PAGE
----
Guru Fatha Singh interviewed Bibi Amarjit Kaur, the ragi who lives in Virginia (who has been part of the 3HO community since the early 1970s). She met the Siri Singh Sahib and his family in 1964 when she was ten years old. He recognized her bright soul and brilliant musical gift right away. On the spot, he elevated Amarjit Kaur and promoted her before thousands of people. She became friends with his family, visiting frequently. Then, in the spring of 1973, she drilled the ladies and Bhai Sahib Dayal Singh (teaching Gurbani Kirtan) from 8am to 10pm each day for three weeks so they could play Gurbani Kirtan and wow the world – at least in Punjab – which is what they did.
Here is the story of Amarjit Kaur – Part One – how she met the Siri Singh Sahib Ji:
Amarjit Kaur was a bright ten-year-old living in New Delhi with her parents, brother and sister. Together, the siblings would perform the Guru’s hymns, she and her sister on harmoniums and her brother keeping time on tabla. So it was that they went one day to perform at the Lodi Garden Park near Nizamuddin for a function of the Sikh Student Federation.
As she was sitting in the congregation, Amarjit could not help noticing a striking-looking man as he came to bow before the Guru, followed by his sari-clad wife. Then they turned and melted back into the burgeoning congregation.
The keertan performance went on for two or three hours, then the program ended with the usual prayer and prashaad and Guru-ka-Langar. As Amarjit Kaur sat with her family awaiting the distribution of the Guru’s meal, she looked up. Just a couple of rows away, was the Sikh who had caught her attention earlier. He saw her too.
“Hey you, come here!” said the Yogi Sikh. Amarjit defensively grabbed hold of her father’s arm and froze. When he assured her it was okay, she slowly let go and walked over to the Sikh uncle sitting with his wife and family. He made room and motioned for Amarjit Kaur to sit on his right, next to him.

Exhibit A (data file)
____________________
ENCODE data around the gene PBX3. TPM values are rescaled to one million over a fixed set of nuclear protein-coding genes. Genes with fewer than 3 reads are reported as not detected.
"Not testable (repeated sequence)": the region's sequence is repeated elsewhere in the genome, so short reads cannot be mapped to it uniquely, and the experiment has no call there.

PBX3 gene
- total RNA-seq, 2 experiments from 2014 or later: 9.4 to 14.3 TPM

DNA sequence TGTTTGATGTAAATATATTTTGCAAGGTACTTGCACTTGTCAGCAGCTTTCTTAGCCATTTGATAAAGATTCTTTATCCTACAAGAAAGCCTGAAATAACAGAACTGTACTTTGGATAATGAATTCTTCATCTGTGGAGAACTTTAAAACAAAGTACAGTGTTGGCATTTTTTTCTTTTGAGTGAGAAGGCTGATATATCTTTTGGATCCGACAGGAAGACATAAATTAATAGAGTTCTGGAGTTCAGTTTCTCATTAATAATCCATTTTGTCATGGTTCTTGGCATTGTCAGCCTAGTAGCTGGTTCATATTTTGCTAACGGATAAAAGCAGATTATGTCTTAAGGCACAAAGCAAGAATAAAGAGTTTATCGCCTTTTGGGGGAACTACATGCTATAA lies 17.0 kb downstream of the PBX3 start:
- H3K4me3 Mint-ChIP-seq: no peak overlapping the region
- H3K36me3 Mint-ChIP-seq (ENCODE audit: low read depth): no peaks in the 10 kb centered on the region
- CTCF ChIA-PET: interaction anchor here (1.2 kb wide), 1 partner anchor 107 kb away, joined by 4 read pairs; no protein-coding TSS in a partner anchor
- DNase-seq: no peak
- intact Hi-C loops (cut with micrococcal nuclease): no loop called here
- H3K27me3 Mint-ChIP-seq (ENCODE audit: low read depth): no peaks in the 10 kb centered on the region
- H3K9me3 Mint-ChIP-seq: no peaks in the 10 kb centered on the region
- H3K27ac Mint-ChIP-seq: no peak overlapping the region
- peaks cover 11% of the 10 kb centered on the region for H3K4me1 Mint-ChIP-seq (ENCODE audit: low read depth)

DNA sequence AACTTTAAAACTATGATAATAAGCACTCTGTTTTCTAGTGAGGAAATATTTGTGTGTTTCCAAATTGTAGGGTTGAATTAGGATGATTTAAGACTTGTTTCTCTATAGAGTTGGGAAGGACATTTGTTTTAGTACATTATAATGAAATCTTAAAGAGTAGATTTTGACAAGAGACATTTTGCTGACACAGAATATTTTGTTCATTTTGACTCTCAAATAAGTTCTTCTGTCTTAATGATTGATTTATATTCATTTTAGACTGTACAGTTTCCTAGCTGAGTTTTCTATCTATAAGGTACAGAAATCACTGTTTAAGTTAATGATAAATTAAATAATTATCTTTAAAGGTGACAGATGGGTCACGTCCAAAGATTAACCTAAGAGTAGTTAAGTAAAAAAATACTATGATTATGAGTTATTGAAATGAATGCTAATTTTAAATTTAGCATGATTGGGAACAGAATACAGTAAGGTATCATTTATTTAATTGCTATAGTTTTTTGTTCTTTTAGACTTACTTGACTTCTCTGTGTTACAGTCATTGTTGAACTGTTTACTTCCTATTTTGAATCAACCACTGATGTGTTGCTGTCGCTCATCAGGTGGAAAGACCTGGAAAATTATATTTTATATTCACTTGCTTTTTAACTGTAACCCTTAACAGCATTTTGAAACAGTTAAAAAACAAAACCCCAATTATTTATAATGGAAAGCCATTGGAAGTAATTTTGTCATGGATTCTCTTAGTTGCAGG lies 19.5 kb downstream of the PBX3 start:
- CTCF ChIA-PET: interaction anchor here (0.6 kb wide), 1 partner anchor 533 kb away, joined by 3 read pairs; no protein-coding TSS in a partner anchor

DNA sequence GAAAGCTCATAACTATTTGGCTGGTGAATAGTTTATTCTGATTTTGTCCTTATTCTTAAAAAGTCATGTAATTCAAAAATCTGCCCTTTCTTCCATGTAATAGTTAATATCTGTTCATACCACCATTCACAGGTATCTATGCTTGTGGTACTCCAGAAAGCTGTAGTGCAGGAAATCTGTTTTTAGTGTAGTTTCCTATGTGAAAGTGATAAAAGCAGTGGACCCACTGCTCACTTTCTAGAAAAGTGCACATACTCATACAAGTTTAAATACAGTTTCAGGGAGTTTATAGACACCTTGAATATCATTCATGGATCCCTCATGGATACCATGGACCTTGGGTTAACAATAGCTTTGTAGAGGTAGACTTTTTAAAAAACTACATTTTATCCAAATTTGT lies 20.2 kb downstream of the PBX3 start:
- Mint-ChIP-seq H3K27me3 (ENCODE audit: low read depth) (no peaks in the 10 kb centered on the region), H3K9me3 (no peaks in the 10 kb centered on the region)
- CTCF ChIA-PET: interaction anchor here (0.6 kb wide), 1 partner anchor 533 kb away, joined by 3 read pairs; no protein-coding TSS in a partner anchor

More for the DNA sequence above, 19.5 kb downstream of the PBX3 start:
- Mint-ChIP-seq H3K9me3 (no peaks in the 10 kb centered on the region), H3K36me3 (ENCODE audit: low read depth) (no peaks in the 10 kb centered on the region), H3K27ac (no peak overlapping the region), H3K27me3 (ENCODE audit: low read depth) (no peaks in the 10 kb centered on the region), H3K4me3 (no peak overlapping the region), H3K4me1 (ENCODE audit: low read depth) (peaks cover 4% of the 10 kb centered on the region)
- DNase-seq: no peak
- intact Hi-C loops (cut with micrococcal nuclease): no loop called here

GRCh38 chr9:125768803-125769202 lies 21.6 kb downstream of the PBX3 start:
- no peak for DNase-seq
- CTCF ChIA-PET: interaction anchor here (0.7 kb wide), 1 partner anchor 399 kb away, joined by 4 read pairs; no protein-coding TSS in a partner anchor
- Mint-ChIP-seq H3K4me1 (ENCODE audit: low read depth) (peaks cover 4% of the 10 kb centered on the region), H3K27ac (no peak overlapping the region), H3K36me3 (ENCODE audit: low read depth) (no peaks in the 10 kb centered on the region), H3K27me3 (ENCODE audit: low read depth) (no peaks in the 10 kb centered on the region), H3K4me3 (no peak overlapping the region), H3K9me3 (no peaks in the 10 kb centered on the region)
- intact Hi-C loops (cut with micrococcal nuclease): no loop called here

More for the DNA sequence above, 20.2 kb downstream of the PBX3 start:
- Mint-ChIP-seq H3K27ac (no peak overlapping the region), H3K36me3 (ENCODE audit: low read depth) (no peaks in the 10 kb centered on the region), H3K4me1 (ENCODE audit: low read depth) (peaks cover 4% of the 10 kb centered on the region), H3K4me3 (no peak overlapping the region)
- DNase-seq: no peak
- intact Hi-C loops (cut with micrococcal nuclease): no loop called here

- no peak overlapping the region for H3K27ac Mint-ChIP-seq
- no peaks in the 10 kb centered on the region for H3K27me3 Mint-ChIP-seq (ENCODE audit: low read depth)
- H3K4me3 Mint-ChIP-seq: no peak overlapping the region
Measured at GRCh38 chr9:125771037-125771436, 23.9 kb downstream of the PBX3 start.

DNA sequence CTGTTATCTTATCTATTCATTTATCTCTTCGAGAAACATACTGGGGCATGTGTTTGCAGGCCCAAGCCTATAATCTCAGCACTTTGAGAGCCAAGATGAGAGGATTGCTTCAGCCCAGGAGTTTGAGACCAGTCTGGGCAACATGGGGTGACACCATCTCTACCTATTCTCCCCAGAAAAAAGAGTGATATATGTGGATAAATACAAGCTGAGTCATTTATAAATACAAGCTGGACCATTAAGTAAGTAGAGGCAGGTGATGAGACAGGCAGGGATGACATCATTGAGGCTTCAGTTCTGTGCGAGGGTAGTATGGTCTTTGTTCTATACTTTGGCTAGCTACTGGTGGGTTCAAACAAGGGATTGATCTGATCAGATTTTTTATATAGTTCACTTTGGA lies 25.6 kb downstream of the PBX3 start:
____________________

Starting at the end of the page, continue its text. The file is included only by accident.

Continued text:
When they had finished eating, Harbhajan Singh rose to his feet and made an announcement to the gathered host. “Now we will have a light music program. It will be a competition. Anyone who can beat Amarjit Kaur, I will award a prize.”
The congregation buzzed and soon two or three groups of musicians came to the stage for the competition. In turn, they performed the traditional ghazal and qawali forms of devotional music associated with the Sufis and familiar to everyone. They sang. They crooned. They trilled. But no one could beat Amarjit. She had indisputably put on the best performance.
In the end, Harbhajan Singh made another announcement, “There will be keertan once a month at our house on Nizamuddin and Bibi Amarjit Kaur will do it.”
Harbhajan and Inderjit brought Amarjit Kaur and her family to their home afterwards to relax and to share their hospitality. For her part, ten-year-old Amarjit was enthralled by all the attention, love, and respect she had been shown. A connection, spiritual and deeply personal, had been forged between her and the tall Sardar, a bond that would endure a lifetime.
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